“At that time, I entered the arena of competition, and the ankle bells on my legs sounded very melodious as I walked. I was nicely dressed with new silken garments, flowers decorated my hair, and because of Lord Kṛṣṇa’s victory I was in ecstatic joy and smiling very pleasingly. I carried in my hands a golden necklace bedecked with jewels, which glittered at intervals. My curling hair encircled my face, which shone with a bright luster due to the reflection of my various earrings. My eyes blinking, I first observed all the princes present, and when I reached my Lord I very slowly placed the golden necklace on His neck. As I have already informed you, from the very beginning my mind was attracted by Lord Kṛṣṇa, and thus I considered the garlanding of the Lord my great victory. As soon as I placed my garland on the neck of the Lord, there sounded immediately the combined vibration of mṛdaṅgas, paṭaha
“My dear Draupadī, when I accepted Lord Kṛṣṇa as my worshipable husband and He accepted me as His maidservant, there was a tumultuous roaring among the disappointed princes. All of them were very agitated because of their lusty desires, but without caring for them, my husband, in His form as the four-handed Nārāyaṇa, immediately took me on His chariot, which was drawn by four excellent horses. Expecting opposition from the princes, He armored Himself and took up His bow, named Śārṅga, and then our celebrated driver, Dāruka, drove the beautiful chariot, without a moment’s delay, toward the city of Dvārakā. Thus, in the presence of all the princes, I was carried away very quickly, exactly as a deer is carried away from the flock by a lion. Some of the princes, however, wanted to check our progress, and thus, equipped with proper weapons, they opposed us, just as dogs try to oppose the progressive march of a lion. At that time, due to the arrows released by the Śārṅga bow of Lord Kṛṣṇa, some of the princes lost their hands, some of them lost their legs, some lost their heads and their lives, and others fled from the battlefield.
“The Supreme Personality of Godhead then entered the most celebrated city of the universe, Dvārakā, and as He entered the city He appeared like the shining sun. The whole city of Dvārakā was profusely decorated on that occasion. There were so many flags and festoons and gates all over Dvārakā that the sunshine could not even enter the city. I have already told you that my father was very affectionate to me, so when he saw that my desire had been fulfilled by my getting Lord Kṛṣṇa as my husband, in great happiness he began to distribute to friends and relatives various kinds of gifts, such as valuable garments, ornaments, bedsteads and sitting carpets. Lord Kṛṣṇa is always self-sufficient, yet my father, out of his own accord, offered my husband a dowry consisting of riches, soldiers, elephants, chariots, horses and many rare and valuable weapons. He presented all these to the Lord with great enthusiasm. My dear Queen, at that time I could guess that in my previous life I must have performed some wonderfully pious activity, and as a result I can in this life be one of the maidservants in the house of the Supreme Personality of Godhead.”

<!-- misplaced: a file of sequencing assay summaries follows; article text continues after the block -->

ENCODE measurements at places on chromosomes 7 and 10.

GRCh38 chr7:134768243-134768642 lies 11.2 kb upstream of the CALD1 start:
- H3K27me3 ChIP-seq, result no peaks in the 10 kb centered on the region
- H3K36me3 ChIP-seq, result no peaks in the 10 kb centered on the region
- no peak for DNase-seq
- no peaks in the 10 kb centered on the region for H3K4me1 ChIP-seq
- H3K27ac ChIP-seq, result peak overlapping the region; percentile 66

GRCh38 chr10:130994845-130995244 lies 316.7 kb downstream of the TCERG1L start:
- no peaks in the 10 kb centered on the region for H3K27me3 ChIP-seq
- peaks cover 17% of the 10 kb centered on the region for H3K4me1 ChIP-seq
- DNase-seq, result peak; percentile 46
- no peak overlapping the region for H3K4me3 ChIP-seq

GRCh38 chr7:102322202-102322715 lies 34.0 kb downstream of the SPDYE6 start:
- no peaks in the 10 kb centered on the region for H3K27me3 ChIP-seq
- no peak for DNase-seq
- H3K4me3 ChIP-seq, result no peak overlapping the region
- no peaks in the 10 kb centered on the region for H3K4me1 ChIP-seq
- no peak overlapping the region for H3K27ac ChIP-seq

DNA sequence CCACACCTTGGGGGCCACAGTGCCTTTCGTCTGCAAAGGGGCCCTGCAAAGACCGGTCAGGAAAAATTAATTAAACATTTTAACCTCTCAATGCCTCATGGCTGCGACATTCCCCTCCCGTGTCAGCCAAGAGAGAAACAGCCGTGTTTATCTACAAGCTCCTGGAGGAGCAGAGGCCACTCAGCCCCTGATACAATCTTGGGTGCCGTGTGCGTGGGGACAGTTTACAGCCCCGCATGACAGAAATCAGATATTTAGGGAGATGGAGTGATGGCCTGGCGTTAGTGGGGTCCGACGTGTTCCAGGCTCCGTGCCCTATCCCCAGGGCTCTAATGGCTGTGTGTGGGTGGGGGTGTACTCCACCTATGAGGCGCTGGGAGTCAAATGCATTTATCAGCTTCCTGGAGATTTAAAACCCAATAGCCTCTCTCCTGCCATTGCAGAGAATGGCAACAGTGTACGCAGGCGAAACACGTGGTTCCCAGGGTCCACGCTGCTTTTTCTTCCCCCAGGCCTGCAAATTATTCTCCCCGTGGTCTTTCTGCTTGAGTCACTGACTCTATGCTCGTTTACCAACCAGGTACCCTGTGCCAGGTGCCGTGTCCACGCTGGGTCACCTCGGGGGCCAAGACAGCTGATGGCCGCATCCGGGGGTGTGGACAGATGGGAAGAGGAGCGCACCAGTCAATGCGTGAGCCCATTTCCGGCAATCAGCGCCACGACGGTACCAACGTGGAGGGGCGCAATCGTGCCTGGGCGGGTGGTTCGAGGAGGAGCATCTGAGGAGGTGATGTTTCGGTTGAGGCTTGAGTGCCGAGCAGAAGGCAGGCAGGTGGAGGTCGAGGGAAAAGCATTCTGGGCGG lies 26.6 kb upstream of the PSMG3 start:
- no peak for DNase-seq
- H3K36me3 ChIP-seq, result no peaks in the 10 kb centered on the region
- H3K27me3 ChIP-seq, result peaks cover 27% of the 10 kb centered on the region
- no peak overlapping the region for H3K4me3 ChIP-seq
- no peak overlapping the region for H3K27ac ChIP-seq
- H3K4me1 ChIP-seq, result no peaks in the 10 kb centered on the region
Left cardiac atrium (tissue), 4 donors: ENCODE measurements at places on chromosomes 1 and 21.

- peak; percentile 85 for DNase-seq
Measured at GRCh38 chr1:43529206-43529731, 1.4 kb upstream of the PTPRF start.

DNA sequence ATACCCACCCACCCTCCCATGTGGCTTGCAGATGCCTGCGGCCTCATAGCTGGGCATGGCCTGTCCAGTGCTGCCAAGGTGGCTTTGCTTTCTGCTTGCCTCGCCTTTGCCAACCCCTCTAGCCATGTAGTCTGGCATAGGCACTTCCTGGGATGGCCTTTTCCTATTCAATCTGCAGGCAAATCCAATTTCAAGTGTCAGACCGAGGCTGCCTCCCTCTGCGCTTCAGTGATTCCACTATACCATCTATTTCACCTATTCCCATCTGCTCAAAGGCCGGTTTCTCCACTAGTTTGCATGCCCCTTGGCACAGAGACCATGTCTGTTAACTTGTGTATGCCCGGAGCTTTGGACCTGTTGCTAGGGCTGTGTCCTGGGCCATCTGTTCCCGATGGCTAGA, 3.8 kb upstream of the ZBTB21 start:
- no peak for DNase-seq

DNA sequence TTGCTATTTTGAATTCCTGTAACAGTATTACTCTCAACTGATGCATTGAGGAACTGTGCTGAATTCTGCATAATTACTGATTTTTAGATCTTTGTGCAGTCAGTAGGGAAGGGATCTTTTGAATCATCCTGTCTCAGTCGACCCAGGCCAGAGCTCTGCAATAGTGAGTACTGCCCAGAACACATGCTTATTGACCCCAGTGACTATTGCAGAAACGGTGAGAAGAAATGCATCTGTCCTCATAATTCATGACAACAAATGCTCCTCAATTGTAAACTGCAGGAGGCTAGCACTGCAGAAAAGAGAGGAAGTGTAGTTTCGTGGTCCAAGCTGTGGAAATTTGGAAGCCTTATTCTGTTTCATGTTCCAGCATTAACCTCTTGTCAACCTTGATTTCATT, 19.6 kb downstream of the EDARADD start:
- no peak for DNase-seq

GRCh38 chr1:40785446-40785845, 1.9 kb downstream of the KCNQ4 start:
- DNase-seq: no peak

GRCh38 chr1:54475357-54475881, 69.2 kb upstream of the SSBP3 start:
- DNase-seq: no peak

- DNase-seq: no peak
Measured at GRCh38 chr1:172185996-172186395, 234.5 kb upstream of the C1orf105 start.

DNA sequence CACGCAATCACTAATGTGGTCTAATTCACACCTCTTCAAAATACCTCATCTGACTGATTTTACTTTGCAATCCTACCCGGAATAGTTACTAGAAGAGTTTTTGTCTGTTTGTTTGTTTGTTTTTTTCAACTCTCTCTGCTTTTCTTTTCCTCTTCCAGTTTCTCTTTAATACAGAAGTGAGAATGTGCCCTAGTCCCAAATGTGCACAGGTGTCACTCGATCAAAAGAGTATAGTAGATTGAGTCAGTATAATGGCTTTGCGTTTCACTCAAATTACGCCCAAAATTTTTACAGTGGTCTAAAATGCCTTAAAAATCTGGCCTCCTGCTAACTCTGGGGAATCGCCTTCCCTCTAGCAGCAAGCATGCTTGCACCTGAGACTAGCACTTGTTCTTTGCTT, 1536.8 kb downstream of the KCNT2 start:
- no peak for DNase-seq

When all the principal queens of Lord Kṛṣṇa had finished their statements, Rohiṇī, as the representative of the other sixteen thousand queens, began to narrate the incident of their becoming wives of Kṛṣṇa.
“My dear Queen, when Bhaumāsura was conquering all the world, he collected wherever possible all the beautiful daughters of the kings and kept us arrested within his palace. When news of our imprisonment reached Lord Kṛṣṇa, He fought with Bhaumāsura and released us. Lord Kṛṣṇa killed Bhaumāsura and all his soldiers, and although He had no need to accept even one wife, He nevertheless, by our request, married all sixteen thousand of us. My dear Queen, our only qualification was that we were always thinking of the lotus feet of Lord Kṛṣṇa, which is the way to release oneself from the bondage of repeated birth and death. My dear Queen Draupadī, please take it from us that we are not after any opulence such as a kingdom, an empire or a position of heavenly enjoyment. We do not want to enjoy such material opulences, nor do we desire to achieve the yogic perfections, nor the exalted post of Lord Brahmā. Nor do we want any of the different kinds of liberation—sārūpya, sālokya, sārṣṭi, sāmīpya or sāyujya. We are not at all attracted by any of these opulences. Our only ambition is to bear on our heads life after life the dust particles attached to the lotus feet of Lord Kṛṣṇa. The goddess of fortune also desires to keep that dust on her breasts, along with fragrant saffron. We simply desire this dust, which accumulates underneath the lotus feet of Kṛṣṇa as He travels on the land of Vṛndāvana as a cowherd boy. The gopīs especially, and also the cowherd men and the aborigine tribeswomen, always desire to become the grass and straw on the streets of Vṛndāvana, to be trampled on by the lotus feet of Kṛṣṇa. My dear Queen, we wish to remain as such life after life, without any other desire.”
Thus ends the Bhaktivedanta purport of the Eighty-third Chapter of